Kedar Bhatia, who compiles statistics on Supreme Court decisions for SCOTUSBlog, agreed that “I don’t believe there have been any true instances of a 5–4 majority with Ginsburg, Breyer, Stevens/Kagan, Souter/Sotomayor, and Alito,” (although he was able to point to a handful of cases where Alito joined a 5 justice majority that included one other conservative and three liberals). The four other conservatives, Bhatia added, “are more prone to creating that sort of lineup.”
In contrast to Alito, some of his fellow conservatives have joined 5–4 decisions that absolutely enraged many Republicans. Chief Justice John Roberts famously cast the key fifth vote saving Obamacare, while Justice Anthony Kennedy cast the fifth vote striking the anti-gay Defense of Marriage Act. Even Justice Antonin Scalia, the Court’s most outspoken conservative, once broke with the other four conservatives to join the liberals in support of a state fair lending law.
Nor is Alito’s partisanship matched by the Court’s left flank. Both Justices Stephen Breyer and Elena Kagan joined the Court’s conservatives in rewriting Obamacare to make its Medicaid expansion optional, a decision that deprived millions of Americans of health coverage. Justice Ruth Bader Ginsburg broke with her fellow liberals in a case brought by unions seeking to make it easier for them to collect funds. Justice Sonia Sotomayor sided with the conservatives in a major privacy case.
Alito is a reliable partisan, but it would be a mistake to dismiss him as a substanceless hack. Alito may be the smartest member of the Court’s conservative bloc, and he is their best questioner. Recounting the oral arguments in the Citizens United campaign finance case in his book The Oath, Supreme Court reporter Jeffrey Toobin recalled that “[i]t was easy to tell which way Alito was leaning, because his questions were so hard to answer for the lawyer he was targeting. Alito had a radar for weak points in a presentation.”
Indeed, Alito asked a question during the Citizens United argument which has come to define that case for many conservatives. If the Constitution permits campaign finance law to regulate movies and television ads intended to influence an election, Alito asked, could the law also do “the same thing for a book?” After Malcolm Stewart, a longtime Justice Department attorney tasked with arguing this case while the newly inaugurated President Obama was still filling the top jobs in the Solicitor General’s office, answered that books could be regulated under campaign finance law, the argument descended into what Toobin labeled an “epic disaster.” Alito had somehow recast a case about whether corporations could spend unlimited money to shape electoral results into a case about banning books.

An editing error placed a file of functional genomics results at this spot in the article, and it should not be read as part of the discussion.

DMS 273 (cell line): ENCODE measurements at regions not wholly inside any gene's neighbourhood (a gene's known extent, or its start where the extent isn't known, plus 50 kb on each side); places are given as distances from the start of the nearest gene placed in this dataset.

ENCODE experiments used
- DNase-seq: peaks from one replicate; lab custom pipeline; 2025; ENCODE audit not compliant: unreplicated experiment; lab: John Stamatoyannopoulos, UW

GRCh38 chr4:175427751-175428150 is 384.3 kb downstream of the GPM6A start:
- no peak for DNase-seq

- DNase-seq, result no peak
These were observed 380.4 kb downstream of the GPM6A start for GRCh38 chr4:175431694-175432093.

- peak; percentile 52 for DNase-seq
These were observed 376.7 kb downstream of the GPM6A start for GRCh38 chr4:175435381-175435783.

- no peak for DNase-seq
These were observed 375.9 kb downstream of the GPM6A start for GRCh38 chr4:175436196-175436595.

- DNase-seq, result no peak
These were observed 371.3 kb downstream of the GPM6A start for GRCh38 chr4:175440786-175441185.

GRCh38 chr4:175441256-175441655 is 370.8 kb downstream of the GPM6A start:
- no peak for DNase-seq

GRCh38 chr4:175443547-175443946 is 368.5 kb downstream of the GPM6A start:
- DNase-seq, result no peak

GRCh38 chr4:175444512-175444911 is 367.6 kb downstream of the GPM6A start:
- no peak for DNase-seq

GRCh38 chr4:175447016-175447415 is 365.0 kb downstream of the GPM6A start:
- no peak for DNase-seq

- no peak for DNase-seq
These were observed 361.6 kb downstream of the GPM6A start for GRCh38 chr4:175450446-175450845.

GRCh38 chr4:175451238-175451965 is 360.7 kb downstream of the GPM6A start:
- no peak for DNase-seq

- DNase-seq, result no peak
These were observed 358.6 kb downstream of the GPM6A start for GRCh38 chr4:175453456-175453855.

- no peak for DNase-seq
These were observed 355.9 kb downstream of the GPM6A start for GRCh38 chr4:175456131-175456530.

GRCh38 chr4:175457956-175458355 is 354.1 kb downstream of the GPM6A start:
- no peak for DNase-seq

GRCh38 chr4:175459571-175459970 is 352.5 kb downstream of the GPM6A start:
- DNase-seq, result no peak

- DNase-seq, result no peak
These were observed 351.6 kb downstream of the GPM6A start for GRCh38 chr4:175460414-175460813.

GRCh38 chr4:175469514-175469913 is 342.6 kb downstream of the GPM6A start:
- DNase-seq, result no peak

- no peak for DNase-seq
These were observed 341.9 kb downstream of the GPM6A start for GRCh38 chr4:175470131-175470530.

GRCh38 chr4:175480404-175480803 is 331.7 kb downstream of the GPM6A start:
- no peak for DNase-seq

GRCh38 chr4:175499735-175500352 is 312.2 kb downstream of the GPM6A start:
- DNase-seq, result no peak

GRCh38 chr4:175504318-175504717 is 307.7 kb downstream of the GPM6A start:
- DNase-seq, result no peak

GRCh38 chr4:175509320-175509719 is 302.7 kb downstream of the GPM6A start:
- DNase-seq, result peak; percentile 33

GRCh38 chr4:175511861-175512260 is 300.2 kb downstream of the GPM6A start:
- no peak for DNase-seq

Several months later, when Solicitor General (and future Justice) Elena Kagan reargued the case, she tried to undo the damage Alito’s question had caused by announcing that “[t]he government’s answer” to his question “has changed.” But the damage had already been done. Alito’s single question continues to inspire conservative talking points to this day. Just last month, Sen. Ted Cruz (R-TX) labeled supporters of campaign finance regulation “Fahrenheit 451 Democrats.”
In 2005, When President George W. Bush announced Alito’s nomination to the Supreme Court, he praised his nominee as someone who “understands that judges are to interpret the laws, not to impose their preferences or priorities on the people.” Less than a decade later, Alito rewrote American religious liberty law, and he did so despite an explicit statement by Congress indicating that Hobby Lobby should have come down the other way. Along the road to Hobby Lobby, Alito made the workplace a harsher, meaner place for women. He inspired talking points for Ted Cruz. And he has an unblemished record as the most committed partisan on the Court.
And, unlike the many partisans in Congress and other elected positions, Alito cannot be voted out of office. His appointment to the Court lasts for his entire life.